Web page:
Markets for Technology and the Importance of Firm-Specific Search for Innovation Performance

    Research output: Contribution to conferencePaperResearchpeer-review

    Abstract

    Firms rely increasingly on external knowledge, e.g. from universities, to improve their innovation performance. Existing research models the acquisition of knowledge either as a firm-specific search or a purchase on markets for technology. The former implies that a firm chooses and develops relationships with knowledge sources while the latter suggests a transaction governed by markets. We argue that both mechanisms increase a firm’s innovation performance but that they are interrelated. While on the firm level firm-specific search and acquisitions on markets for technology complement each other, the costs of firm-specific search are only justified in underdeveloped markets. Otherwise, market transactions provide higher efficiency and flexibility. This negative cross-level interaction effect is stronger the more knowledge in an industry is covered by markets for technology. We test and support these hypotheses for a sample of 2131 German firms.
    Original languageEnglish
    Publication date2014
    Number of pages40
    Publication statusPublished - 2014
    EventThe Academy of Management Annual Meeting 2014: The Power of Words - Philadelphia, United States
    Duration: 1 Aug 20145 Aug 2014
    Conference number: 74
    http://aom.org/annualmeeting/

    Conference

    ConferenceThe Academy of Management Annual Meeting 2014
    Number74
    CountryUnited States
    CityPhiladelphia
    Period01/08/201405/08/2014
    Internet address

    Bibliographical note

    CBS Library does not have access to the material

    Cite this

    Sofka, W., & Grimpe, C. (2014). Markets for Technology and the Importance of Firm-Specific Search for Innovation Performance. Paper presented at The Academy of Management Annual Meeting 2014, Philadelphia, United States.
    Sofka, Wolfgang ; Grimpe, Christoph. / Markets for Technology and the Importance of Firm-Specific Search for Innovation Performance. Paper presented at The Academy of Management Annual Meeting 2014, Philadelphia, United States.40 p.
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    Sofka, W & Grimpe, C 2014, 'Markets for Technology and the Importance of Firm-Specific Search for Innovation Performance' Paper presented at, Philadelphia, United States, 01/08/2014 - 05/08/2014, .

    Markets for Technology and the Importance of Firm-Specific Search for Innovation Performance. / Sofka, Wolfgang; Grimpe, Christoph.

    2014. Paper presented at The Academy of Management Annual Meeting 2014, Philadelphia, United States.

    Research output: Contribution to conferencePaperResearchpeer-review

    TY - CONF

    T1 - Markets for Technology and the Importance of Firm-Specific Search for Innovation Performance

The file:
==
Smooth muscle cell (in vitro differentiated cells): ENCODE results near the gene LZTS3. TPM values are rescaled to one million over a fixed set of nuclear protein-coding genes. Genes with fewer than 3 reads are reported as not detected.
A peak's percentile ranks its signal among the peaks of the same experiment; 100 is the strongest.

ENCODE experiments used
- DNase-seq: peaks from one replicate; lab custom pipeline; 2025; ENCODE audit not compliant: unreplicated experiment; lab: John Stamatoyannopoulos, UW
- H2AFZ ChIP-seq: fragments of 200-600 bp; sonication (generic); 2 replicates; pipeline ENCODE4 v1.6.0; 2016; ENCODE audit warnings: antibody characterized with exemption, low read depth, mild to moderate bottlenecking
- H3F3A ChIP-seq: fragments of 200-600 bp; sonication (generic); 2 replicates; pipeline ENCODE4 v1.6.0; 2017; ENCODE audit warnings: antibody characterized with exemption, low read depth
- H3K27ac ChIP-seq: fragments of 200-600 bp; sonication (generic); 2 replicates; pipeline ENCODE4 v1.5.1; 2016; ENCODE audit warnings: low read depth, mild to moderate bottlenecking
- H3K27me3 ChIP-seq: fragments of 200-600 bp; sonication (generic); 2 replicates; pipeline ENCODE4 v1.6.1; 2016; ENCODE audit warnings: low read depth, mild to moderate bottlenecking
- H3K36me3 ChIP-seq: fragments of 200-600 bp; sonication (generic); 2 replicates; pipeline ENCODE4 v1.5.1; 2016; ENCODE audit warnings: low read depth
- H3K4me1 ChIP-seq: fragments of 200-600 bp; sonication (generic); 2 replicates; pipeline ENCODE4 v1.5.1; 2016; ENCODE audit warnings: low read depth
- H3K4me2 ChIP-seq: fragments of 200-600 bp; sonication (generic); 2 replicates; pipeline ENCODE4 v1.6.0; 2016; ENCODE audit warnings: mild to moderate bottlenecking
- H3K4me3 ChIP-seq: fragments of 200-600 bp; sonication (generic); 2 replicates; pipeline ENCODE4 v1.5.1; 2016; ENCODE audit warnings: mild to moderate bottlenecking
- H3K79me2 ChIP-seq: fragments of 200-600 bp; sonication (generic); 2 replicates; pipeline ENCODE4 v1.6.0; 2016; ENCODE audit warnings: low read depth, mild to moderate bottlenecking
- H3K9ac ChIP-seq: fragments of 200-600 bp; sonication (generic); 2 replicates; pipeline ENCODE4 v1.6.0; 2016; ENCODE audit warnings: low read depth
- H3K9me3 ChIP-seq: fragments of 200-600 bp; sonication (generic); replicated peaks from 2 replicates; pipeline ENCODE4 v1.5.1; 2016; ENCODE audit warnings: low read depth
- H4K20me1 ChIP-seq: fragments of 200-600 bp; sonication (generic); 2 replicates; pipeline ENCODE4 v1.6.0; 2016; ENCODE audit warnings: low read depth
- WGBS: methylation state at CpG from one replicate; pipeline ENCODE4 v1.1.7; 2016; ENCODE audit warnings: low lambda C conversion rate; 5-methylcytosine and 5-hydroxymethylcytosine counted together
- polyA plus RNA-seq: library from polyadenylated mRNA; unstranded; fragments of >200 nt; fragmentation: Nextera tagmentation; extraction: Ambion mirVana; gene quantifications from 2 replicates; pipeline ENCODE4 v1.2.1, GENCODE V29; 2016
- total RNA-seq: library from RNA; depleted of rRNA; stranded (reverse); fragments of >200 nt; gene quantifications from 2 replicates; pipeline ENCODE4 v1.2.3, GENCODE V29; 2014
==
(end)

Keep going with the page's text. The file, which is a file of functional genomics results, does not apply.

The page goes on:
AU - Sofka, Wolfgang

    AU - Grimpe, Christoph

    N1 - CBS Library does not have access to the material

    PY - 2014

    Y1 - 2014

    N2 - Firms rely increasingly on external knowledge, e.g. from universities, to improve their innovation performance. Existing research models the acquisition of knowledge either as a firm-specific search or a purchase on markets for technology. The former implies that a firm chooses and develops relationships with knowledge sources while the latter suggests a transaction governed by markets. We argue that both mechanisms increase a firm’s innovation performance but that they are interrelated. While on the firm level firm-specific search and acquisitions on markets for technology complement each other, the costs of firm-specific search are only justified in underdeveloped markets. Otherwise, market transactions provide higher efficiency and flexibility. This negative cross-level interaction effect is stronger the more knowledge in an industry is covered by markets for technology. We test and support these hypotheses for a sample of 2131 German firms.

    AB - Firms rely increasingly on external knowledge, e.g. from universities, to improve their innovation performance. Existing research models the acquisition of knowledge either as a firm-specific search or a purchase on markets for technology. The former implies that a firm chooses and develops relationships with knowledge sources while the latter suggests a transaction governed by markets. We argue that both mechanisms increase a firm’s innovation performance but that they are interrelated. While on the firm level firm-specific search and acquisitions on markets for technology complement each other, the costs of firm-specific search are only justified in underdeveloped markets. Otherwise, market transactions provide higher efficiency and flexibility. This negative cross-level interaction effect is stronger the more knowledge in an industry is covered by markets for technology. We test and support these hypotheses for a sample of 2131 German firms.

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    KW - Market for technology

    KW - Innovation

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    Sofka W, Grimpe C. Markets for Technology and the Importance of Firm-Specific Search for Innovation Performance. 2014. Paper presented at The Academy of Management Annual Meeting 2014, Philadelphia, United States.